Friday, May 9, 2008
Central Ohio’s logistics dreams may be derailed by fiscal reality
Business First of Columbus – by Adrian Burns Business First
Amid the listing economic ship that is Ohio, business and government in Columbus think they’ve found in logistics the jobs-creation potential to stabilize the center of the state.
There is little debating that the logistics trade may well hold such economic promise, but the industry’s growth will depend on something Ohio has precious little of – money.
Tight government coffers raise problems for Central Ohio because experts say an overburdened, undercapitalized transportation network threatens to undermine other benefits the region offers – crippling the job-creation potential many see as significant.
…”We’ve estimated that roughly $500 million in highway infrastructure improvements will be needed to properly service the Rickenbacker area,” said Robert Lawler, transportation director for the Mid-Ohio Regional Planning Commission. In the next breath he acknowledged: “We’re having trouble raising money just to do the studies to determine how much money we’d need.”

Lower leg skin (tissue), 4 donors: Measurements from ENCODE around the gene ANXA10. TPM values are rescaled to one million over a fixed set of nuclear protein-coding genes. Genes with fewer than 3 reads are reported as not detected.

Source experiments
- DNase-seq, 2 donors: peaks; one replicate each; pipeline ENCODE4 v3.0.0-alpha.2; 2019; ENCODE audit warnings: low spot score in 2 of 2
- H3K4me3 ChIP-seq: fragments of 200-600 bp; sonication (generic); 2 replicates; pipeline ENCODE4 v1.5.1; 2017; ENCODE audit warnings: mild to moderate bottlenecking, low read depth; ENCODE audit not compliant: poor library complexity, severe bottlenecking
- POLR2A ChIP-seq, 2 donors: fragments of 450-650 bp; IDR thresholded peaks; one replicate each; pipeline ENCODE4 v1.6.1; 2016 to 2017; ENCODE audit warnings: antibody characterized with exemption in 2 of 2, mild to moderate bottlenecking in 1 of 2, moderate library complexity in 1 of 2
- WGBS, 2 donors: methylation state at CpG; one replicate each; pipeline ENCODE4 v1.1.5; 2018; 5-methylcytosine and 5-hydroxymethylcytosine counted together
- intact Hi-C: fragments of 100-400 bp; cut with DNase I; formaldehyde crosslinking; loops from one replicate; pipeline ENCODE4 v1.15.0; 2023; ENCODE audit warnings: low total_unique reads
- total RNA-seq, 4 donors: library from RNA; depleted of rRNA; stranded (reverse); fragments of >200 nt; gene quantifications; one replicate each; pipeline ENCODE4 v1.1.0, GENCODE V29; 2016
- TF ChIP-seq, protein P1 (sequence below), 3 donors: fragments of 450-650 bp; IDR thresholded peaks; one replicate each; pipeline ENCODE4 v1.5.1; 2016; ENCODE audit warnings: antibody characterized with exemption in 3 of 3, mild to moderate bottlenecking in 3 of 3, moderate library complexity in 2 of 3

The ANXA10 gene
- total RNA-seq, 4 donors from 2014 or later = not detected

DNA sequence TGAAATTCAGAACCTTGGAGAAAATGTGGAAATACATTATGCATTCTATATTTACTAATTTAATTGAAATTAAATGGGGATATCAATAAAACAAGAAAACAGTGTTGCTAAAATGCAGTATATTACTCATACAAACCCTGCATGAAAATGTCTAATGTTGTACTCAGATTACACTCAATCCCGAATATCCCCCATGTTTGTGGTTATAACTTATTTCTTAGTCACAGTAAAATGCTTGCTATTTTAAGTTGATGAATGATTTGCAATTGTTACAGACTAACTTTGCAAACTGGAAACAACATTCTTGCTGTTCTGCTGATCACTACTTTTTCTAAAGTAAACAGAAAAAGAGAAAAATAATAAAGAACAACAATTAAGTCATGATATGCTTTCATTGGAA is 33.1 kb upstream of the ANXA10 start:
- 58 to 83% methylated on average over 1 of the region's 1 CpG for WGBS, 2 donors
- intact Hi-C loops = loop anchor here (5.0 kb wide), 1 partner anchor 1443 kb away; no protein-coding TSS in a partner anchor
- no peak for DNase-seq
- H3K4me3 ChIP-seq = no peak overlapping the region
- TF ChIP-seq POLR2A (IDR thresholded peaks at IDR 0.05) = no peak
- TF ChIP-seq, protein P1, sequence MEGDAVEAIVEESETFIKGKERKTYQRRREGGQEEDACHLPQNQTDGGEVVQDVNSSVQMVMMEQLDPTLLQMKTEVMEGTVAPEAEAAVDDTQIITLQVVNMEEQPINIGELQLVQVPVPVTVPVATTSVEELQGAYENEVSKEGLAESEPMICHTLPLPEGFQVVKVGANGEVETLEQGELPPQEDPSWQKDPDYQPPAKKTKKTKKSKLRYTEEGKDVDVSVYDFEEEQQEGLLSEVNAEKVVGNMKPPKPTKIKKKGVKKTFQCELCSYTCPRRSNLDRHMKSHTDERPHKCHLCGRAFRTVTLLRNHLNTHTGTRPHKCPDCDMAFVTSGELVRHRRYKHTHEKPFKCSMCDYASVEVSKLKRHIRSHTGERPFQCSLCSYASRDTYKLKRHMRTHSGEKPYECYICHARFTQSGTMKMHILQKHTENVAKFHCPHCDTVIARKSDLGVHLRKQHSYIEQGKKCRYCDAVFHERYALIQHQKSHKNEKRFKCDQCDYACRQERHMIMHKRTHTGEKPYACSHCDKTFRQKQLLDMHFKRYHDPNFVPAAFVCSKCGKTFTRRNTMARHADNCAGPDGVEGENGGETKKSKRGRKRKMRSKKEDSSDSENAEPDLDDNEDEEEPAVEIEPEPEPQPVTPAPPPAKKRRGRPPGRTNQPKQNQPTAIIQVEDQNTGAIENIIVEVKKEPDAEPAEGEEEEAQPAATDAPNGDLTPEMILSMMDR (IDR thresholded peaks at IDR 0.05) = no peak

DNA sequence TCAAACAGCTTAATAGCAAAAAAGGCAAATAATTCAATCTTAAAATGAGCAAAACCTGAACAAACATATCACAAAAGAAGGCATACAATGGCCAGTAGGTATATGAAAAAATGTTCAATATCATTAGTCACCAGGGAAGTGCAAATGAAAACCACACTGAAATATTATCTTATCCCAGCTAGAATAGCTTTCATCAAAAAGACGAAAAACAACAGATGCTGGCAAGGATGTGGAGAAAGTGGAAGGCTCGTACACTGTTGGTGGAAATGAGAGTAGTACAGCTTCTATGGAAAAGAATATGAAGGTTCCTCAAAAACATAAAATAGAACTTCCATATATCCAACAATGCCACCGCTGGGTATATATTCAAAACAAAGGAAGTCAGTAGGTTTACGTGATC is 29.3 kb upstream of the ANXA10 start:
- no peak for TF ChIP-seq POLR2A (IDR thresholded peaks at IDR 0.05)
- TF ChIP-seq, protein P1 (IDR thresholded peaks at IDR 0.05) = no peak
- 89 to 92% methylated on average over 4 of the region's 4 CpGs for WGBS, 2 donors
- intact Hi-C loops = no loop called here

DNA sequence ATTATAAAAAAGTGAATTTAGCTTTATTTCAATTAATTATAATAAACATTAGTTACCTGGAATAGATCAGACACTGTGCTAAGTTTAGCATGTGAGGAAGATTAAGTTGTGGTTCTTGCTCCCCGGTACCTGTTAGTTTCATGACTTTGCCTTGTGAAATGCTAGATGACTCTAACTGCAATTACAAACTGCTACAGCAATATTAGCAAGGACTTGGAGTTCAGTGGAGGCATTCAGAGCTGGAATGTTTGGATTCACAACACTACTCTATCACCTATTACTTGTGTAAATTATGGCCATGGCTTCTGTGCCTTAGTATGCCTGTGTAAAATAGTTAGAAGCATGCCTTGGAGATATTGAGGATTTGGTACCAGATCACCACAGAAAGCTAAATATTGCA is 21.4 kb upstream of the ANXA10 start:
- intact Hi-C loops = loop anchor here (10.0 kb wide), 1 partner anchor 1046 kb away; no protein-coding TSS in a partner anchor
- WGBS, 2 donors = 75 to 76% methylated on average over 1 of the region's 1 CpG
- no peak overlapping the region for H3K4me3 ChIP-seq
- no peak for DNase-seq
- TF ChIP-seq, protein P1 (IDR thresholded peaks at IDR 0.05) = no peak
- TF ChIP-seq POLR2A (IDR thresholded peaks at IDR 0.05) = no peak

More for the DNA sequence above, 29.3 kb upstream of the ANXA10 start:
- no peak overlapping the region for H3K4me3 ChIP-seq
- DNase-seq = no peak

Funding for infrastructure projects traditionally comes primarily from public sources. But Ohio’s transportation budget, and even the federal government’s, are at the breaking point. Municipal and county governments have stepped in to underwrite some infrastructure improvements, but with a list of projects from around the state costing tens and even hundreds of millions of dollars, it’s unlikely any other area government agency will be able to shoulder the changes.
“We’re obviously going to need to find resources,” said Robert Milbourne, president of the Columbus Partnership, a consortium of area top executives.
More Transportation Funding Needed to Attract New Jobs
May 11, 2008 by John